It takes into account the well-being of animals and the environment. You may be thinking, “How can you say it takes into account the well-being of animals if it recommends eating them?” That’s a really good question and definitely worth some serious thought. Animal welfare is certainly high on my priority list. I’ll be writing about that at length in a separate post, but for now, I think it’s important to say this diet promotes healthy-raising and treatment of animals by giving them the space they need to roam and the food they need to thrive and live happily. It also cares for the land by promoting an organic, biodynamic way of farming that avoids pesticides and, or other chemicals, and promotes sustainable agriculture. You can read more on biodynamic farming here 

The benefits of traditional diets across cultures have been scientifically proven through extensive studies as some of the healthiest diets on earth. The Weston A. Price Foundation is a great resource for extensive studies that have been done regarding the eating habits of pre-modernized cultures. 

I’ll be writing more about each of these principles over the course of the year. In the meanwhile, if you want to read more about the reasoning and research behind these principles you can learn more at:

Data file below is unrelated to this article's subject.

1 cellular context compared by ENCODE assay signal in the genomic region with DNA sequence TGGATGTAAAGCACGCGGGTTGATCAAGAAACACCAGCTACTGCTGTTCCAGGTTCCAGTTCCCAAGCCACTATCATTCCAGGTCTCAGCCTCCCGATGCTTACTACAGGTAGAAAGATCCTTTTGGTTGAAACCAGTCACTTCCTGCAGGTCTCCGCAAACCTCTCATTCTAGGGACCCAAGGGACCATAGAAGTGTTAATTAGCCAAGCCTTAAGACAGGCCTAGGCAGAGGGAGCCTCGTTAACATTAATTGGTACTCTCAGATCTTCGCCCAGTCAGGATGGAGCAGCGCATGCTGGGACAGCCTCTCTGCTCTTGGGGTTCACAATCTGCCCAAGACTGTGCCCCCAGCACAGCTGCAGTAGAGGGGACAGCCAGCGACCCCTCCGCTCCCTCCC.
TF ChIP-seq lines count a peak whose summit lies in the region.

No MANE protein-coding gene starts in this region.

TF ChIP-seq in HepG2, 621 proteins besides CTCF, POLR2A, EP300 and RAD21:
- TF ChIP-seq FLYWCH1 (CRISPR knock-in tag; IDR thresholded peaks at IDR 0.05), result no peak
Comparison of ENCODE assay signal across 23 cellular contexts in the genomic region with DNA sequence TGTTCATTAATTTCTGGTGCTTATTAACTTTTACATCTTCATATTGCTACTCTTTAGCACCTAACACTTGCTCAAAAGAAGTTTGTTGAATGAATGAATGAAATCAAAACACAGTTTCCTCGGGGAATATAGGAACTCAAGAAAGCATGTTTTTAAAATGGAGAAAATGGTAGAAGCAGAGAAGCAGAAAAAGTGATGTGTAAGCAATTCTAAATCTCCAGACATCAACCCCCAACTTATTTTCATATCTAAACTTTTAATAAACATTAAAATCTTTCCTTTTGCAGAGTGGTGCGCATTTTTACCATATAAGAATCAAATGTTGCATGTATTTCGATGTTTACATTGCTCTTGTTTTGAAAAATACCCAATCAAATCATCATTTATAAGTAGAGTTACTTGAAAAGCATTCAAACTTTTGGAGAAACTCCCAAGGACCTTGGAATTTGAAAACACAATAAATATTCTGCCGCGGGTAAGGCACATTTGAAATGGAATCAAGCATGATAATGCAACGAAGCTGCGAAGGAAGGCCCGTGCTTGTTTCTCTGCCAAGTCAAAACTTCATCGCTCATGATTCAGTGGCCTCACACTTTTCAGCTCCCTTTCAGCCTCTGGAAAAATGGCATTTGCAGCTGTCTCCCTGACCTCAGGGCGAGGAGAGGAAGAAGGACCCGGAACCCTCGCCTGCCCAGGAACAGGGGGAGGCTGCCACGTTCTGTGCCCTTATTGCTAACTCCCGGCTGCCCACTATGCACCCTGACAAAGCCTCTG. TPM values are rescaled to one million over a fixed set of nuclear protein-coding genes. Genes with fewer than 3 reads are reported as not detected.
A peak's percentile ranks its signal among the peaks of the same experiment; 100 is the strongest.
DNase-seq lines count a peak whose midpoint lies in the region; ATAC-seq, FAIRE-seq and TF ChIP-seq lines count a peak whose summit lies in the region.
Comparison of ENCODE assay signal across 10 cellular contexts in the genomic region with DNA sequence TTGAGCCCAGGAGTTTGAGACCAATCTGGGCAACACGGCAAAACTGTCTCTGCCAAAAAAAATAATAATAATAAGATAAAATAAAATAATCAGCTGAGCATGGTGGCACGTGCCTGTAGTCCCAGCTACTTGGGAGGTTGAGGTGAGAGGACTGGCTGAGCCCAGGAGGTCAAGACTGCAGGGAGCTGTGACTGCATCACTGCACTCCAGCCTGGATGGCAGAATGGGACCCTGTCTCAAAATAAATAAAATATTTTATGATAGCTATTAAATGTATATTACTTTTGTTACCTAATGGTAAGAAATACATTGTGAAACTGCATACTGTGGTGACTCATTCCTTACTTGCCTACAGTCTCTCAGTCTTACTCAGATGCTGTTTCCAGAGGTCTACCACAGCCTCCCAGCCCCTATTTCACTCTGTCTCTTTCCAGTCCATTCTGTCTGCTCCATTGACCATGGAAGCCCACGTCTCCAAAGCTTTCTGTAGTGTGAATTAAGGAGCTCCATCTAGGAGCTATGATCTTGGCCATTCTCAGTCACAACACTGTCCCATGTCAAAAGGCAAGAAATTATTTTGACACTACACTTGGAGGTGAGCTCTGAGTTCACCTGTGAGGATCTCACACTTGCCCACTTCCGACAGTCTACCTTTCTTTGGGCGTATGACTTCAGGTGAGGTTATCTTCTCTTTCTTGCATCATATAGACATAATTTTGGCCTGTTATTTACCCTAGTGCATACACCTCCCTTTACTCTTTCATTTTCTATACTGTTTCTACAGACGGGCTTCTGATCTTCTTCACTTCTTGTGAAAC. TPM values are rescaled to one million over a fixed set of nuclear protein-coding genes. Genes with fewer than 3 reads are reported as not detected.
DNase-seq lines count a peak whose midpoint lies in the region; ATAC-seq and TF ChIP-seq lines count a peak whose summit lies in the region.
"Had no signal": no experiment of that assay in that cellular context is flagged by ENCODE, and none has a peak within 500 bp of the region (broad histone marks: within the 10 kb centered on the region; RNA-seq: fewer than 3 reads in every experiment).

I think it’s good to note that I don’t have a finite handle on the truth. I’m not a doctor, or a farmer, or a scientist (most of us aren’t) but I am a well-educated, intelligent, critical- thinking human being capable of making informed decisions. None of us can be an expert at everything, and there is always something we won’t know. That’s the beauty of life - there’s always something to learn, something new to explore; all we can do is continue to seek the truth in all aspects of our lives. That’s why I created Mayfair - to pursue truth. And I think that’s important to do that alongside others so please, tell me your thoughts! I’m excited to pursue this together.

Winter Citrus

Winter Citrus by Heather Orton

I used to take citrus for granted. Growing up in California, oranges were everywhere. Nearly every home in the neighborhood had some type of citrus tree growing in the back yard - orange trees, lemon trees, limes, you name it. Freshly squeezed orange juice was a staple at breakfast and served as the standard base for almost every smoothie bar in town. At the beach, if the heat became too intense, you could walk up to one of the local juice huts and order a citrus cooler. But I rarely did. Citrus was boring! I wanted the more exotic fruits that weren't as readily available, like berries.

Now that I'm in Portland (where berries are plentiful, thankfully!), citrus is my new winter fav. When my cat, London, yowls at me at the crack of dawn on cold, dark mornings, citrus is my comfort and motivation for getting out of bed. Along with coffee (duh). It gives me the kick in the butt I need to function and get going for the day.

Marmlade on toast (or, you know, straight from the jar) is my favorite, but I also love to add zest to muffins or pancakes, dry the peels and use them in granola, or eat it fresh in yogurt. Orange slices are amazing dunked in dark chocolate with your coffee. And let's be honest...getting doped up on vitamin C in the winter is never a bad thing!